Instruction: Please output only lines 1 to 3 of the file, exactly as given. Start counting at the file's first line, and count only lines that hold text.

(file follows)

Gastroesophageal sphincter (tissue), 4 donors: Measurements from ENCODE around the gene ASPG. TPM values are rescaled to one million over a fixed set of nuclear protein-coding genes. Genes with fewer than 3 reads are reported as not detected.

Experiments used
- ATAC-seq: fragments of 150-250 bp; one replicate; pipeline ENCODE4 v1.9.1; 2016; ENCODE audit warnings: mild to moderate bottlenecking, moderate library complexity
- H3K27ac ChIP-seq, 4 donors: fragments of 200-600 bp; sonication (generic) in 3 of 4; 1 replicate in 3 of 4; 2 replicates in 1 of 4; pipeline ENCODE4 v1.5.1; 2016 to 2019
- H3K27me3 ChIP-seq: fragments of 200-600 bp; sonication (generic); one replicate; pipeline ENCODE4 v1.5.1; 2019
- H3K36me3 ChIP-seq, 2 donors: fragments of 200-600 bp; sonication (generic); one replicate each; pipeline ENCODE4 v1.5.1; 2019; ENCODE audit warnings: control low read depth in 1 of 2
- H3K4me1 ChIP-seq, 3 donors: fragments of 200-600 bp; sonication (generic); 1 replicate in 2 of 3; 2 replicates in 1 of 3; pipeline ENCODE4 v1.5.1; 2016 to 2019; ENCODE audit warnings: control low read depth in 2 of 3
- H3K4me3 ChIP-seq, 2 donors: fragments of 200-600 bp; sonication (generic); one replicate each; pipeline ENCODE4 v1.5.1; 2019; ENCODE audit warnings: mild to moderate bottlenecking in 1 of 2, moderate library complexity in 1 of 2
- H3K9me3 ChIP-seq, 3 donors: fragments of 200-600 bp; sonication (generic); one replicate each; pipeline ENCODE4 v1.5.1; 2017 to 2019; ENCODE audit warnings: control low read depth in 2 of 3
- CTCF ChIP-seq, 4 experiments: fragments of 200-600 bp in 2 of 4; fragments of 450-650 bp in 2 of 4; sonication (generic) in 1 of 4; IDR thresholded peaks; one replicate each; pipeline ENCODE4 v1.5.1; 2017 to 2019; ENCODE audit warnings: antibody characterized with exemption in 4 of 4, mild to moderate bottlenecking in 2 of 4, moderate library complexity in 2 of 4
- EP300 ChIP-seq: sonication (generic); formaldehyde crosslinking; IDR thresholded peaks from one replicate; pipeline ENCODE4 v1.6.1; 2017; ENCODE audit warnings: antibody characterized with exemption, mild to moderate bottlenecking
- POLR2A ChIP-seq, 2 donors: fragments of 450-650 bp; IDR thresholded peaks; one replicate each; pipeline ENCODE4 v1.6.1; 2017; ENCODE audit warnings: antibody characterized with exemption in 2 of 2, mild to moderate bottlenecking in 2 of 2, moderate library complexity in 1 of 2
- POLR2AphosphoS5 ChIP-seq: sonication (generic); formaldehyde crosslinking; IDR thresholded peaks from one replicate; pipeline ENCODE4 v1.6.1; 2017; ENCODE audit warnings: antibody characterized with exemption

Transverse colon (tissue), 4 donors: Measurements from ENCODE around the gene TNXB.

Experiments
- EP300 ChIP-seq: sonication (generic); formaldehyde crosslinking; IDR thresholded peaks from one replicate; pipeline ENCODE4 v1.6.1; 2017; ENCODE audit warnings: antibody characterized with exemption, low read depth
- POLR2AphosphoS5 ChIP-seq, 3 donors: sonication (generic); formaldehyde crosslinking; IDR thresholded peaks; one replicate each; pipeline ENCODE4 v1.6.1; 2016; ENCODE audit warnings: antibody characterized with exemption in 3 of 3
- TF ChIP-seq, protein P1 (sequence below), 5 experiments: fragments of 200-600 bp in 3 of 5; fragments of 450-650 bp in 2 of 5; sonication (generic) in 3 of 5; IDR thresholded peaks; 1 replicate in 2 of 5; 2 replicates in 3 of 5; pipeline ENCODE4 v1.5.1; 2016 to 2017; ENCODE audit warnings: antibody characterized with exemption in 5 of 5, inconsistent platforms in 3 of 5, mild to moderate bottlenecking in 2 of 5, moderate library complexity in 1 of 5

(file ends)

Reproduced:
Gastroesophageal sphincter (tissue), 4 donors: Measurements from ENCODE around the gene ASPG. TPM values are rescaled to one million over a fixed set of nuclear protein-coding genes. Genes with fewer than 3 reads are reported as not detected.

Experiments used
- ATAC-seq: fragments of 150-250 bp; one replicate; pipeline ENCODE4 v1.9.1; 2016; ENCODE audit warnings: mild to moderate bottlenecking, moderate library complexity